Saif-ul-Islam, the son of former Libyan strongman Muammar Gadaffi, has picked two lawyers who represented Deputy President William Ruto as his advocates at the International Criminal Court.
Lawyers Karim Khan and Dato Shyamala Alagendra will be part of Saif-ul-Islam’s team of four lawyers he has selected to represent him. The other two are Khaled Zaydi of Libya and Maître Marcel Ceccaldi of Paris. Khan, a British barrister and Alagendra, a Malaysian advocate, were first hired by former Head of Kenya’s Public Service, Francis Muthaura, to defend his crimes against humanity case at the ICC in 2011. After the prosecution withdrew charges against Muthaura following the withdrawal of witnesses, Khan and Alagendra were hired by Ruto, who was jointly charged with journalist Joshua arap Sang. On April 5, 2016, ICC judges terminated the Ruto-Sang case over what the presiding judge characterised as a “troubling incidence of witness interference and political meddling”.
Saif, who is being held by rebels in the northern part of Libya in spite of an ICC warrant of arrest, was previously represented by court-appointed lawyers. The ICC issued warrants in 2011 for Gaddafi, his son and his spy chief, citing evidence of crimes against humanity committed against political opponents.
The case remains in the Pre-Trial stage, pending Saif’s transfer to the The Hague. The Pre-Trial Chamber found that there were reasonable grounds to believe that Saif was his father’s unspoken successor and the most influential person within his inner circle and, as such, he exercised control over crucial parts of the State apparatus, including finances and logistics and had the powers of a de facto Prime Minister.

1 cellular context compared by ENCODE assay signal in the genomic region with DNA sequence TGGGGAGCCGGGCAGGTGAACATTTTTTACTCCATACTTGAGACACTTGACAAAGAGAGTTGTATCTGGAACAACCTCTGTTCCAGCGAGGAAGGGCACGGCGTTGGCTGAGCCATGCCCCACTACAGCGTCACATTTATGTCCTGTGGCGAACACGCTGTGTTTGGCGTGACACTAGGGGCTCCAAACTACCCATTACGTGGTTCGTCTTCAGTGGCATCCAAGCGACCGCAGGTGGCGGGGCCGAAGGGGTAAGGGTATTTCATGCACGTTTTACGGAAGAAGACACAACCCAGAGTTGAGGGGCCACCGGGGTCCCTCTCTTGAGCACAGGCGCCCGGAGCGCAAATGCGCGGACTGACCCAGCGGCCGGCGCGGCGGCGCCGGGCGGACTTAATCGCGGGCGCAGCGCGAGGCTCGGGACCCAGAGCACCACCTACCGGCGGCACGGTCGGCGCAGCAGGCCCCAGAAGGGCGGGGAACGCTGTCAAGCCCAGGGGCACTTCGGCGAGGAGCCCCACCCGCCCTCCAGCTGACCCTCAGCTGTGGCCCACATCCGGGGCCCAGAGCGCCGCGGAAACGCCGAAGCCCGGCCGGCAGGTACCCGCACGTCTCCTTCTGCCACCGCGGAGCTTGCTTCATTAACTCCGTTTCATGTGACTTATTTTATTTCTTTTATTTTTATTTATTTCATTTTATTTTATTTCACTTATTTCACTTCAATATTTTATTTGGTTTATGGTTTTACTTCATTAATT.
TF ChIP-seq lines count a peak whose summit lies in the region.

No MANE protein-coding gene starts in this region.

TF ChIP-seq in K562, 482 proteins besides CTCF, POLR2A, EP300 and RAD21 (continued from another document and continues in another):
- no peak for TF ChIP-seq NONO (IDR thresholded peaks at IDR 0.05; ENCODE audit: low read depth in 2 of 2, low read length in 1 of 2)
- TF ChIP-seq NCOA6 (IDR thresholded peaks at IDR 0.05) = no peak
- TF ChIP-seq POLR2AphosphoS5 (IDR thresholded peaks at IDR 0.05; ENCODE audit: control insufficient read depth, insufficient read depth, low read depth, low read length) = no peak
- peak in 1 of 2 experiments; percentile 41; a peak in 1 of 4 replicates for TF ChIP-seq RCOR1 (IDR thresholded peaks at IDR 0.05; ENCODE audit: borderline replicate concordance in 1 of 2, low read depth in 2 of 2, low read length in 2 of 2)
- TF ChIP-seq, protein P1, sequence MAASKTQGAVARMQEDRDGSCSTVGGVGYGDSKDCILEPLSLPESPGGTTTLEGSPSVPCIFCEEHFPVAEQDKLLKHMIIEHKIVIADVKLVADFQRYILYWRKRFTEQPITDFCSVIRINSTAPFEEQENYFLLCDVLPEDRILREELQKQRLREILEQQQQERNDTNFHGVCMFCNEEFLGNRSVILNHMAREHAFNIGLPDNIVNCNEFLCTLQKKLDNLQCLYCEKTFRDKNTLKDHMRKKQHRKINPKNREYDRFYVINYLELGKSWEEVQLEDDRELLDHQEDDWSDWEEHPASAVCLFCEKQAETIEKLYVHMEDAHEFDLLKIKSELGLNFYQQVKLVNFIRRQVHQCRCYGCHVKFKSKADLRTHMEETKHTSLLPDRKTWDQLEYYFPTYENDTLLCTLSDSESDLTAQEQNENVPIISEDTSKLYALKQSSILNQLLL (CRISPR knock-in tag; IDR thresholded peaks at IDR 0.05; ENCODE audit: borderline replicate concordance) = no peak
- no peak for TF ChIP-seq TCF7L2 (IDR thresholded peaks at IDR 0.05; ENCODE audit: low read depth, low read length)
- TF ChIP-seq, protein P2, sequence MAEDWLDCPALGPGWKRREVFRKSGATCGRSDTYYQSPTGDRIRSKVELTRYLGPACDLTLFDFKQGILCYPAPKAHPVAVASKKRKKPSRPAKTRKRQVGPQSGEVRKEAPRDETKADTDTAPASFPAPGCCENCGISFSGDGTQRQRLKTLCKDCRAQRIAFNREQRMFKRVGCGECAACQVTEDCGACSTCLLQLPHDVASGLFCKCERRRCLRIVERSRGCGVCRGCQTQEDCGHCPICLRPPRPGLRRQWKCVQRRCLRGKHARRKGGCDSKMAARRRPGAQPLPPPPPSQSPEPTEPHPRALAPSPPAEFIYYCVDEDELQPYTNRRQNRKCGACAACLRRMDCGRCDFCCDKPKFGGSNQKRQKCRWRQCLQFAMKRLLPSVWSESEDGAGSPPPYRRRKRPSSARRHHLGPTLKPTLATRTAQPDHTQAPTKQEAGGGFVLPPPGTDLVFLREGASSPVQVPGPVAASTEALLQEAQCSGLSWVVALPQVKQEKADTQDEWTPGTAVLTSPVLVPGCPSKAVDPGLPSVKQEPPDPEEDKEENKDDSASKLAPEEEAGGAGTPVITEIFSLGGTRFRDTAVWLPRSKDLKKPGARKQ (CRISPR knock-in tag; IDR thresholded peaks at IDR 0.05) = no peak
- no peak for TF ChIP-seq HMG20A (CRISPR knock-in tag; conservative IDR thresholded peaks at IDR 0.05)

Gaddafi, in coordination with his inner circle, including Saif, allegedly conceived a plan to deter and quell, by all means, the civilian demonstrations against the regime, and that both of them made an essential contribution to implement that plan.
Following the events in Tunisia and Egypt in the early months of 2011, a State policy was designed at the highest level of the Libyan State machinery and aimed at deterring and quelling, by any means, including by the use of lethal force, the demonstrations of civilians against the regime of Muammar Gaddafi which started in February 2011, court papers claim.
Meanwhile, the Office of the Prosecutor has lamented lack of sufficient resources to investigate war crimes in Libya. During a private meeting in May with Friends of ICC in New York, Chief Prosecutor, Fatou Bensouda said until the issue of resources is solved, her office would not be able to advance the investigations as rapidly as desired.
The Prosecutor has been investigating the situation in Libya over the past six months although there has been little progress because of instability and the current security situation.
Bensouda said her office was assessing the potential to expand its investigations into new crimes committed by the new government.
Saif’s new advocates plan to speak at a press conference on Monday in The Hague.